Fig. 4: Spiking dynamics when solving a 150-node Ising problem.
figure 4

a Time evolutions of \(v\)-DOPO amplitudes with couplings of \(\widetilde{{J}_{k}}\) = 0.250 (lower) and without coupling (top). Pump amplitudes increase linearly with time. b Time evolutions of Ising energy for \(\widetilde{{J}_{k}}\) = 0.083, 0.167, and 0.250. Strong couplings give the best-known solution. c Relationship between local energy and firing rate. Firing rate and local energy are positively correlated with strong couplings, suggesting that energetically unstable neurons have high firing rate due to the self-tuning effect of the spiking mode.


It was confirmed that the spiking dynamics of the DOPO neurons can be controlled from class-II to class-I neuronal mode by increasing optical-pump amplitude, and firing rate can be modulated dynamically by the crossover of different spiking modes. This flexible controllability of spiking modes induces a self-tuning effect in the collective dynamics of the DOPO neurons. Because the pump amplitudes of clustered DOPO neurons can be approximately renormalized as \({P}_{i}^{{\prime} }={P}_{i}+r(N-1){J}_{k}\), the pump amplitude can be effectively increased as the order parameter \(r\) of synchronization is increased. Our experimental results show that the firing rate of neuron is modulated according to the order parameter. Such spontaneous modification of the collective dynamics assisted the synchronization even though neurons have significantly different firing rates. Additionally, the self-tuning effect of firing rate was utilized to improve the optimization process of the Ising spin network. Since the renormalized pump amplitude can be rewritten as \({P}_{i}^{{\prime} }={P}_{i}-\frac{1}{2}{J}_{k}{E}_{{\rm{loc}},{i}}\) in the case of the antiferromagnetic spin network, the firing rate of neuron is modulated according to local energy \({E}_{{\rm{loc}},{i}}\). Firing-rate selectivity for the local energy might be an effective way to find global lower-energy solutions of the Ising model. The present DOPO neural network inherently includes such a dynamical optimization process thanks to the self-tuning effect of the collective spiking dynamics.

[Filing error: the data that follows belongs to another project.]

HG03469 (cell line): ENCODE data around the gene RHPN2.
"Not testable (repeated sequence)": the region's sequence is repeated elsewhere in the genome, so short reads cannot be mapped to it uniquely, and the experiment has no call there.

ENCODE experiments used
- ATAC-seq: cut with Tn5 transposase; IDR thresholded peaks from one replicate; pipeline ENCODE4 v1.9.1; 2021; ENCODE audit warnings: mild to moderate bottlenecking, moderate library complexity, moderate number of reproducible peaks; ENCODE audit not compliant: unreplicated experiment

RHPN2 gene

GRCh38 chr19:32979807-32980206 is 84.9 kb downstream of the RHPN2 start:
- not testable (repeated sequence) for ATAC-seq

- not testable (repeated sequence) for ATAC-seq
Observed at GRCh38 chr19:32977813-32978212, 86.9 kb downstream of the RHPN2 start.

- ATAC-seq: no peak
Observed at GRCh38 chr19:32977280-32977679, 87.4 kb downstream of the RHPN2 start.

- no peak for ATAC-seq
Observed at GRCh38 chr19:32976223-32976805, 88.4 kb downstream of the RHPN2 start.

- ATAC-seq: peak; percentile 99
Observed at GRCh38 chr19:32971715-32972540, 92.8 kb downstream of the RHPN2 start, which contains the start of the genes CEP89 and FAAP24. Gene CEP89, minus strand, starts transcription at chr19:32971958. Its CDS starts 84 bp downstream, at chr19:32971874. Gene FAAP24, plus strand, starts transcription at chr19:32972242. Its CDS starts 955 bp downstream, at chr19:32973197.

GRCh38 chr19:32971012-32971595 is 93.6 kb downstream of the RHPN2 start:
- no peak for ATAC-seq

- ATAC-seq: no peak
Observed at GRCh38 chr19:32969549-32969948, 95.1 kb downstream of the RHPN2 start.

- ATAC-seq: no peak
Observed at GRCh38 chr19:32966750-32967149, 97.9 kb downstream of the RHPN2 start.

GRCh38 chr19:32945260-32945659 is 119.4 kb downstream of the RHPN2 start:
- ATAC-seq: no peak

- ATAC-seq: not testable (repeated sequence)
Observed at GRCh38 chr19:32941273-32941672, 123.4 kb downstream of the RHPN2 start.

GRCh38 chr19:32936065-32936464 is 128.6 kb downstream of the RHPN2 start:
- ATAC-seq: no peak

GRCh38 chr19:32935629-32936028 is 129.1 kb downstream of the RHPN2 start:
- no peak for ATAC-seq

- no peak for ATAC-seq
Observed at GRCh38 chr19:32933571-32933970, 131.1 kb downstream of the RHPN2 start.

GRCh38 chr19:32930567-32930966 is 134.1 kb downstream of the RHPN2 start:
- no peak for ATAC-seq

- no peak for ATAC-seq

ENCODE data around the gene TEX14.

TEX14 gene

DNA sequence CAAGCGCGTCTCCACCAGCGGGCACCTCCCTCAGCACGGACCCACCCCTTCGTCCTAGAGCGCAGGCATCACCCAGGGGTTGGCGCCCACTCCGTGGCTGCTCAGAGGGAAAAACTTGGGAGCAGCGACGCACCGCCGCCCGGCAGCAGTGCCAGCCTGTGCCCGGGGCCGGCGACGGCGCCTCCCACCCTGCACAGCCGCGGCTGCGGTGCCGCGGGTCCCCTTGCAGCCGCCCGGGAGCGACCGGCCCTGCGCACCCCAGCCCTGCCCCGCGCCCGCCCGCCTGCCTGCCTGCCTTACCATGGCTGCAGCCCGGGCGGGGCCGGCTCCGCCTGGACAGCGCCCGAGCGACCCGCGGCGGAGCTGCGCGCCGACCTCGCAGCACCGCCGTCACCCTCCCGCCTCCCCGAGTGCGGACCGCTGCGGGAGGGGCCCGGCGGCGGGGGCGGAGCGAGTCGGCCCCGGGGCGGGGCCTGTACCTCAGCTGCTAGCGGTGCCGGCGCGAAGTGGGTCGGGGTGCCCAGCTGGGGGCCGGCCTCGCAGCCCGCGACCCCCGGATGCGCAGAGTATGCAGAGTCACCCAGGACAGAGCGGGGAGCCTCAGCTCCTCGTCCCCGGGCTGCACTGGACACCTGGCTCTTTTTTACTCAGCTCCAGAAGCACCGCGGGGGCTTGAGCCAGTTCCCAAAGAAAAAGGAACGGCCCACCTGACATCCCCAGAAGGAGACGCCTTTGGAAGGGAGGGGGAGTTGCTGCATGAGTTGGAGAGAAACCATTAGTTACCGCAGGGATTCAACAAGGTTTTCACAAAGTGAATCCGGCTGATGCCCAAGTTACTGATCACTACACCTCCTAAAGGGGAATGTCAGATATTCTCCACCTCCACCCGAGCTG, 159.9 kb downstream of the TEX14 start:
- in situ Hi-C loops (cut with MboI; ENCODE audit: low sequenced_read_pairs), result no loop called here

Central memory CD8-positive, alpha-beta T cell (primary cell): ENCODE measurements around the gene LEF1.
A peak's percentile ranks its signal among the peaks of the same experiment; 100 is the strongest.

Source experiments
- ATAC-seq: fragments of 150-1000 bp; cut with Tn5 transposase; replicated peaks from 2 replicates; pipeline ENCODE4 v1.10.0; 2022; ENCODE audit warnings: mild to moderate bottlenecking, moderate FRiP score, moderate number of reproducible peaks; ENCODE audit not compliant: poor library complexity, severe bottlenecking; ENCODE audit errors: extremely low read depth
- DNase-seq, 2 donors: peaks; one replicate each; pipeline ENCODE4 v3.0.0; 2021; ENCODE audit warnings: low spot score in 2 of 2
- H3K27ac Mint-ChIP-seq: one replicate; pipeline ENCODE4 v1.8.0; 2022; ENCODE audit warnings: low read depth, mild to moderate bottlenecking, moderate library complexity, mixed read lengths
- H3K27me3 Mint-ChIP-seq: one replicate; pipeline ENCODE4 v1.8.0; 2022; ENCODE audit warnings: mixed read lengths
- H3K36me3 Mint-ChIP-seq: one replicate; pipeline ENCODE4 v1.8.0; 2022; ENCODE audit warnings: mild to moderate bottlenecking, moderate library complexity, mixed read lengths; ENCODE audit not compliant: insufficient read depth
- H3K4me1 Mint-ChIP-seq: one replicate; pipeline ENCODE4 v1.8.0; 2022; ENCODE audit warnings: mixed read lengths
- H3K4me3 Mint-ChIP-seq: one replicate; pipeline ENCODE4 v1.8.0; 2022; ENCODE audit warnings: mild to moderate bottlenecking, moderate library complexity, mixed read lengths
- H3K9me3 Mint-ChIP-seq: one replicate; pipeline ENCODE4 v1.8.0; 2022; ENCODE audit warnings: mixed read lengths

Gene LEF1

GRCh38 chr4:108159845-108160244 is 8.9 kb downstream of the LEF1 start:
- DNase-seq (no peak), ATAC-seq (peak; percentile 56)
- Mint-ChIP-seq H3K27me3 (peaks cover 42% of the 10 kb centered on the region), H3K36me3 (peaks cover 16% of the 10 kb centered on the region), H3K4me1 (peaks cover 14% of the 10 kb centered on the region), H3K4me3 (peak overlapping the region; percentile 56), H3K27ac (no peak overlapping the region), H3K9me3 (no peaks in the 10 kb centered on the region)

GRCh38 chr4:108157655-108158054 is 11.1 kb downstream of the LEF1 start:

In our experimental setup, the \(v\)-\(w\) coupling and network of DOPO neurons were implemented with the measurement-and-feedback scheme based on the FPGA module and thus the computation speed can be limited by the matrix calculation performed by the FPGA module (see Supplementary Note 7). We expect that the time scale of spiking frequency \({\omega }_{0}\) has the potential to become shorter by relying on 10-GHz-repetition rate lasers and replacing the \(v\)-\(w\) coupling based on the FPGA module by direct optical coupling with an integrated photonics platform. Fortunately, flexible optical couplings using integrated interferometers in a waveguide module54,55 and spatial light modulators56,57 have been proposed for advanced photonic Ising machines58,59. These activities can greatly support faster photonic implementation of the artificial spiking neuron with coupled DOPOs. On the other hand, the current scheme using the FPGA module is very effective for implementing dense networks like the Kuramoto model since the optical coupling can suffer from limitation of connectivity due to spatial restriction and resolution of the physical system. Thus, our final goal will be to explore the best balance of the combination of photonic neuromorphic elements and the measurement-and-feedback scheme, mimicking the combination of neurons and synapse connections in a real neural system.


Analysis of linear stability